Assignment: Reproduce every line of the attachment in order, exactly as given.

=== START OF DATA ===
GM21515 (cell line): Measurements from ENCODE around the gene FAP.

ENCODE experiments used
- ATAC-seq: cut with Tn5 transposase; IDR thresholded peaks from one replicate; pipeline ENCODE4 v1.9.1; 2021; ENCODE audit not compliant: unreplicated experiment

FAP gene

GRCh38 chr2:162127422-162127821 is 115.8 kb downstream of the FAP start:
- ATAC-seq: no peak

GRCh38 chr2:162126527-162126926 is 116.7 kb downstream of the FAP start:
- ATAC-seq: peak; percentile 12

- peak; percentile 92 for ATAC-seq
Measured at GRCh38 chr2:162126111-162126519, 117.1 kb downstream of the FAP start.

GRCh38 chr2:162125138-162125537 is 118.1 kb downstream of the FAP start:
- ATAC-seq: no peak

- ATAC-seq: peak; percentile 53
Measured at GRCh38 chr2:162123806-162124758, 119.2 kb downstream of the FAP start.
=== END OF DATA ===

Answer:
GM21515 (cell line): Measurements from ENCODE around the gene FAP.

ENCODE experiments used
- ATAC-seq: cut with Tn5 transposase; IDR thresholded peaks from one replicate; pipeline ENCODE4 v1.9.1; 2021; ENCODE audit not compliant: unreplicated experiment

FAP gene

GRCh38 chr2:162127422-162127821 is 115.8 kb downstream of the FAP start:
- ATAC-seq: no peak

GRCh38 chr2:162126527-162126926 is 116.7 kb downstream of the FAP start:
- ATAC-seq: peak; percentile 12

- peak; percentile 92 for ATAC-seq
Measured at GRCh38 chr2:162126111-162126519, 117.1 kb downstream of the FAP start.

GRCh38 chr2:162125138-162125537 is 118.1 kb downstream of the FAP start:
- ATAC-seq: no peak

- ATAC-seq: peak; percentile 53
Measured at GRCh38 chr2:162123806-162124758, 119.2 kb downstream of the FAP start.